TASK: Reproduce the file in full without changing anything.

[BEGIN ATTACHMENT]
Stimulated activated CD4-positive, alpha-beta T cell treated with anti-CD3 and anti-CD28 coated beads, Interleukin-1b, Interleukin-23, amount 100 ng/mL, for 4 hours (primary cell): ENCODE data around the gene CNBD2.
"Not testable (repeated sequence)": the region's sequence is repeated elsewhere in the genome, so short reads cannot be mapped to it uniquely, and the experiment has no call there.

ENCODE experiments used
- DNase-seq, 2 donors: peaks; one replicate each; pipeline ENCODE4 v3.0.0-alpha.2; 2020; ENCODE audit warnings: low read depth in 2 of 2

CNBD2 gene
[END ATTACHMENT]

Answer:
Stimulated activated CD4-positive, alpha-beta T cell treated with anti-CD3 and anti-CD28 coated beads, Interleukin-1b, Interleukin-23, amount 100 ng/mL, for 4 hours (primary cell): ENCODE data around the gene CNBD2.
"Not testable (repeated sequence)": the region's sequence is repeated elsewhere in the genome, so short reads cannot be mapped to it uniquely, and the experiment has no call there.

ENCODE experiments used
- DNase-seq, 2 donors: peaks; one replicate each; pipeline ENCODE4 v3.0.0-alpha.2; 2020; ENCODE audit warnings: low read depth in 2 of 2

CNBD2 gene